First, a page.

Basically, I wanted to show how tractor and pusher fields slide and flow around the vehicle and that it is optimized for this. So for a GCU the general shape consists of a main body housing the mind, docking and storage spaces for the effectors and a tail housing multi-stage engines. Typically the small engines of the ROU and Pickets have multiple stages for super speed. These effects are better rendered on the following project, the orbital’s hub.

Another argument in favor of a rounded and domed design is the optimisation of internal volume in relation to the amount of matter used, a cult-like elegance.



Nature Vs the Culture


As my designs are set in the Excession era, it would be interesting to explore before and after this central, let’s say classical, period.

The former, rougher and in keeping with more classic sci-fi imagery, such as Starwars could be loaded with details that allow the viewer to understand the scale. 

 The latter, even more streamlined, goes to the point where form and function cease to be linked together. It comes along with a material disappearance which is evoked in the Hydrogen Sonata, a GSV has no longer a physical Hull but fields strucures. 

Fields are said to be an intermediate state between waves and matter. Thanks to them, anything can be anything. A GSV can be a space brick (the famous plate class) or a gigantic field flower of 180 km long.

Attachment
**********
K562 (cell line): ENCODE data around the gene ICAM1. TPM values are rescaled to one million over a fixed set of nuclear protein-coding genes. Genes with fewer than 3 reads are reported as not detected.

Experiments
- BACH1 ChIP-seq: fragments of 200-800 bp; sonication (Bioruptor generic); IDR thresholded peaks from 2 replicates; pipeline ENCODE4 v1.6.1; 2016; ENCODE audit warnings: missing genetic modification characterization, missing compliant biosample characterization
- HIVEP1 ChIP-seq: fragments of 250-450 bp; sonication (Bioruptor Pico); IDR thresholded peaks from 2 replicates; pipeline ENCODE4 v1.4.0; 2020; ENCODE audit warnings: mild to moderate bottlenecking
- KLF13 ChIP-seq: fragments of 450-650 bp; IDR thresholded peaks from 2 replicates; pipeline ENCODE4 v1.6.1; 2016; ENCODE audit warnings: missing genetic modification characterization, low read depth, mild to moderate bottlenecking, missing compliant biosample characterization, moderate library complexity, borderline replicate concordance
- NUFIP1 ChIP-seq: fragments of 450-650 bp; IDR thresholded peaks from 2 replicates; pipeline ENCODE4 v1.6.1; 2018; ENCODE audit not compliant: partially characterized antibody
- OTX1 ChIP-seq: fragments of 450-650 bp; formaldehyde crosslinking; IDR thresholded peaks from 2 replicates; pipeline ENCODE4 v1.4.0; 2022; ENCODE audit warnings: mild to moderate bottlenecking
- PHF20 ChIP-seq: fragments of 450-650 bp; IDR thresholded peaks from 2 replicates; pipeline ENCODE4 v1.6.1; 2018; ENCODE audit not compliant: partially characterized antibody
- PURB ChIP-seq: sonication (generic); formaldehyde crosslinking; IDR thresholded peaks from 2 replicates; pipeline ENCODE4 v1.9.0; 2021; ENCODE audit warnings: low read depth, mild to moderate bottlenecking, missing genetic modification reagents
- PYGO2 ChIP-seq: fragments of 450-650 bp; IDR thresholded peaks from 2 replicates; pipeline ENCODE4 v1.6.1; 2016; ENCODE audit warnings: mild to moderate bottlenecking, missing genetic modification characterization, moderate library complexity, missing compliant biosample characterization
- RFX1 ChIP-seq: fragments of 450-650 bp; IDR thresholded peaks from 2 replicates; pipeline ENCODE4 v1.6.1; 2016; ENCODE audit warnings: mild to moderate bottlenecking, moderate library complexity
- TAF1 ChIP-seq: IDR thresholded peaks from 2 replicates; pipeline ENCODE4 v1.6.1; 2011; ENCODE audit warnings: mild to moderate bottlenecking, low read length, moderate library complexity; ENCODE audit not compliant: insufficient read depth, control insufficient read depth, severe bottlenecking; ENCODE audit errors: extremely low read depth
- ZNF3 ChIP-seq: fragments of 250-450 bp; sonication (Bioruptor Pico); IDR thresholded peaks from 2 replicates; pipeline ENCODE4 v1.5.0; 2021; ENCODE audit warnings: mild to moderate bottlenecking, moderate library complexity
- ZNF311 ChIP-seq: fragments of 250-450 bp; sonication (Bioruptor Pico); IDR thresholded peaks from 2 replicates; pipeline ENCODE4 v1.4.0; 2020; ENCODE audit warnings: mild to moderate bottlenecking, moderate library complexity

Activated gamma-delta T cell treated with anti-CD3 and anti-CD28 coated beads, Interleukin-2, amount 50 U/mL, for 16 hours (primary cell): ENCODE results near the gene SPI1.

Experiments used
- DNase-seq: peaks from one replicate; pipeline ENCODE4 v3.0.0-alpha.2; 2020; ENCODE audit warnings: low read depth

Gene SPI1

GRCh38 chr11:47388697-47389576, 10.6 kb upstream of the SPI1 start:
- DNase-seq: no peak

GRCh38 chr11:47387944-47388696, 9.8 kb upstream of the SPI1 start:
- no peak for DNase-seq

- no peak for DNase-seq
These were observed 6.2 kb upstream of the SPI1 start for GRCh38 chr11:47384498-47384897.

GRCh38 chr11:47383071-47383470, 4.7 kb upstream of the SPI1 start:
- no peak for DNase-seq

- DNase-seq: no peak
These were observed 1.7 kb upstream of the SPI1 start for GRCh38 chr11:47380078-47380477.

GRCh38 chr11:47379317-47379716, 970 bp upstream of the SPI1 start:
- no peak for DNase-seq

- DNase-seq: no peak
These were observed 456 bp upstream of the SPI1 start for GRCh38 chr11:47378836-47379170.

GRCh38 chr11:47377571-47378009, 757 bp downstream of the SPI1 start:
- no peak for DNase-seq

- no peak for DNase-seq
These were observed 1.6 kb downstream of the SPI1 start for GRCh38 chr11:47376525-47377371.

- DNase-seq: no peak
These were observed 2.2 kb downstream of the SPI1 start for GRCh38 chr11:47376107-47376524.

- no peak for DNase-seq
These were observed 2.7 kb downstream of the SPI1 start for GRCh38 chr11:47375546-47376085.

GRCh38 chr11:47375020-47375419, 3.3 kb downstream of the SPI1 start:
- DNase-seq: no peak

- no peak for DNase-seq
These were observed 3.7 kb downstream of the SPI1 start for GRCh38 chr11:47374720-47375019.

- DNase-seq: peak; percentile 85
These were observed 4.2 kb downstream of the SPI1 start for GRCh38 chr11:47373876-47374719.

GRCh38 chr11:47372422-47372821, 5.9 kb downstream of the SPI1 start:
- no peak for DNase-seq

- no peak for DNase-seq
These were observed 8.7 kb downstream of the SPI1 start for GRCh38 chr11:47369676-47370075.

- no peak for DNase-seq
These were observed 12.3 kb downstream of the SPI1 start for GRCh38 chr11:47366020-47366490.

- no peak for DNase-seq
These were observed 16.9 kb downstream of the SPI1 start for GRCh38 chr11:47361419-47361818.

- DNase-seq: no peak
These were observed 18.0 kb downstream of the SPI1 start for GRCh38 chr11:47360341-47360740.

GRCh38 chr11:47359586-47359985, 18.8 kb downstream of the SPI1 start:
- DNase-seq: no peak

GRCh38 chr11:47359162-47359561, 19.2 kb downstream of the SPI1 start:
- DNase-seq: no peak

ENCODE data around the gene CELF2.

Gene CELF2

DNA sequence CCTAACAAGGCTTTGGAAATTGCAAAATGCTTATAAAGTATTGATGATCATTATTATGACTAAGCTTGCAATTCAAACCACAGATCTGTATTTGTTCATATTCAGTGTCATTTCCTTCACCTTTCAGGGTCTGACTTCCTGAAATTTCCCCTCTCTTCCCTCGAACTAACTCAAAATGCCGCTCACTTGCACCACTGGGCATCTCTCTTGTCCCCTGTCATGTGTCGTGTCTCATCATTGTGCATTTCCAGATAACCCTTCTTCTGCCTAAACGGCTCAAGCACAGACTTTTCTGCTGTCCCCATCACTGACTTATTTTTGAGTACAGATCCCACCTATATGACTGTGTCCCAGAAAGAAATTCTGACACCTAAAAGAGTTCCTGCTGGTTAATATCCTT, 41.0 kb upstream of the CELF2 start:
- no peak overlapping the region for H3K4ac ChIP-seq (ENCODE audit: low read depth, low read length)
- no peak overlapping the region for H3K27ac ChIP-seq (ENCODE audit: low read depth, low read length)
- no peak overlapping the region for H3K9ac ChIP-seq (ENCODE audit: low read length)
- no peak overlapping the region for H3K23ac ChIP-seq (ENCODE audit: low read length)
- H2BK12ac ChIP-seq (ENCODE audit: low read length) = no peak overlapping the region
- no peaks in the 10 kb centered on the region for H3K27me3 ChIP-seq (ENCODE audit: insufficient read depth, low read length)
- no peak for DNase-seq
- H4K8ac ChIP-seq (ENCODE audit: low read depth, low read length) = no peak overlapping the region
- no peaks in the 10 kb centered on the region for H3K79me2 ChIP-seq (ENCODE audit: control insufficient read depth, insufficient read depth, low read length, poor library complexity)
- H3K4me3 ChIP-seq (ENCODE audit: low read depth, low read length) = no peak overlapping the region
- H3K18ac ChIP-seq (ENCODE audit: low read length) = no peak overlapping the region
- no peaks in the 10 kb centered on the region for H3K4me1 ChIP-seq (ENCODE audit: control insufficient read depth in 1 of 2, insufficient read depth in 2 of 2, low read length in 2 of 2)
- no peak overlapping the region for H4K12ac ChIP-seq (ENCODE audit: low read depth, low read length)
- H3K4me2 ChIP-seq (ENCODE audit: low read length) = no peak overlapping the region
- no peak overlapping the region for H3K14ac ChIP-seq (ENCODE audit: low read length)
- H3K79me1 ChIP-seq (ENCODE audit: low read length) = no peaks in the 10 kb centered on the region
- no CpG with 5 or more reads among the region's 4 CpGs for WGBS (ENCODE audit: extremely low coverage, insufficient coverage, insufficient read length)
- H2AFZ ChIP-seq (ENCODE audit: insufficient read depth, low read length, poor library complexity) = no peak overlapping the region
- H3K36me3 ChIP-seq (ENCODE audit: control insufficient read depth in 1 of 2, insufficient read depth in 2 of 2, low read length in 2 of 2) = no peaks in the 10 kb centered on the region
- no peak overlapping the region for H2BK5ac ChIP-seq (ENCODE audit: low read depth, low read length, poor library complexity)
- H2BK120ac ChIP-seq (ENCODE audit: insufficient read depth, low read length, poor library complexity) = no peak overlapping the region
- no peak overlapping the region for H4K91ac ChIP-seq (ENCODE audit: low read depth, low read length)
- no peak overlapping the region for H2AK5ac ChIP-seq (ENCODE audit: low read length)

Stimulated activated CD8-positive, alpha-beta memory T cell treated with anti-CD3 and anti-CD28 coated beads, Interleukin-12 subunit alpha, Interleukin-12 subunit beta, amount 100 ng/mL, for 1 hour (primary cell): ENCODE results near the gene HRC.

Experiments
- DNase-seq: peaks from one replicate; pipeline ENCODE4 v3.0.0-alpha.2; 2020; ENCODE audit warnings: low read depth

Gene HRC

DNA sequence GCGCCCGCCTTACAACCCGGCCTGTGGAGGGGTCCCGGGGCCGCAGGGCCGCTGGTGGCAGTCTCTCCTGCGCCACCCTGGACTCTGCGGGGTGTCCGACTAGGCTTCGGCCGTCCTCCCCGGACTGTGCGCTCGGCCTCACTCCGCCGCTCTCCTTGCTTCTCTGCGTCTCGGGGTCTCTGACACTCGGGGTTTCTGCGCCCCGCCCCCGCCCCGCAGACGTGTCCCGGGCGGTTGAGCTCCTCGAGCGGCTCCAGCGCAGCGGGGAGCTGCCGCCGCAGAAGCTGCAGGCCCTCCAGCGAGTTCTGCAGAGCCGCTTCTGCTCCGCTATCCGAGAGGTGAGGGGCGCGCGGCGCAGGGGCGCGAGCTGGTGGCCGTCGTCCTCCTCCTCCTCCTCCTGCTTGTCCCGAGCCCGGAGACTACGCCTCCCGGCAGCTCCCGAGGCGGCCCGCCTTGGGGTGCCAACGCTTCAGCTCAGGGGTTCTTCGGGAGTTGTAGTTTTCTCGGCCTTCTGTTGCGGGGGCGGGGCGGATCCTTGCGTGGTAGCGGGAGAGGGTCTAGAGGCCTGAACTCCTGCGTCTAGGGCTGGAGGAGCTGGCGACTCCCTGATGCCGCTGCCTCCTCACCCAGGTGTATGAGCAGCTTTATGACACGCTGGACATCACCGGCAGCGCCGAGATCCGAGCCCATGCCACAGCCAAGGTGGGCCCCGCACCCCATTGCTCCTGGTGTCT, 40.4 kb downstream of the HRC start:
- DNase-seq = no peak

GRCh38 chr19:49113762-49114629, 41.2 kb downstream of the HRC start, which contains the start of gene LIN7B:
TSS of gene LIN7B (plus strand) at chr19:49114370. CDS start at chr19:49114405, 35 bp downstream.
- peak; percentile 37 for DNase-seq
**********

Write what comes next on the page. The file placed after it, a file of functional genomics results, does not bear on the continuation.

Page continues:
It makes visualization difficult because we strongly link form to function to make sense of all things around us. Whether they are living creatures or artificial creations, the shape says a lot about their nature. But this is the paradigm of nature, not of the Culture.

A Culture’s Orbital Hub.  The core hosts the Mind and a few service drones around it. The two poles hosts fields devices and big drones, while the ring acts as a relay for the forces that hold the orbital.


Complex Vs complicated


It is common to represent gigantism by an accumulation of details. This works quite well, the eye catches the abundance of detail to a massive scale effect. 

Using a 3D software makes it all the more easy to lean in this direction. It is cheaper to fill spaces with randomized elements than to design everything from top to bottom. Over time this has become a cliché of the sci-fi genre, many futuristic cities and ships are often covered in randomized geometries. But It gives a little fake feeling when seeing it.

I think the reason is this is confusing the complex, which is based on principles, with the complicated, which is a mixture of particular cases. A city is often a balance of both, whereas a ship, a priori of the Culture, is a complex manufactured object. 

So I try to render it as something extremely structured while simple in its overall shape. Procedural modeling allows a kind of adequacy between content and form, so I want to dig this way. With the hub, this is the first time I really put this idea into practice.

Yet the obvious functions of the form remain: an orbital must be flat inside because it is simply more efficient. Likewise, the largest volume for the smallest surface is always a sphere. On the other hand, the perfection of pure forms can be quickly boring. 

It is this exciting challenge, inventing an aesthetic proper to the Culture, not necessarily new but consistent with what I have stated above, that I am trying to take up here.


Orbital Hub science fiction

Thanks for reading, and let me know what you think in comments. Feedback is always welcome.



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A few notes on the Culture. In this short text, the author explains the original concept of his anarchist and hedonist galactic civilization.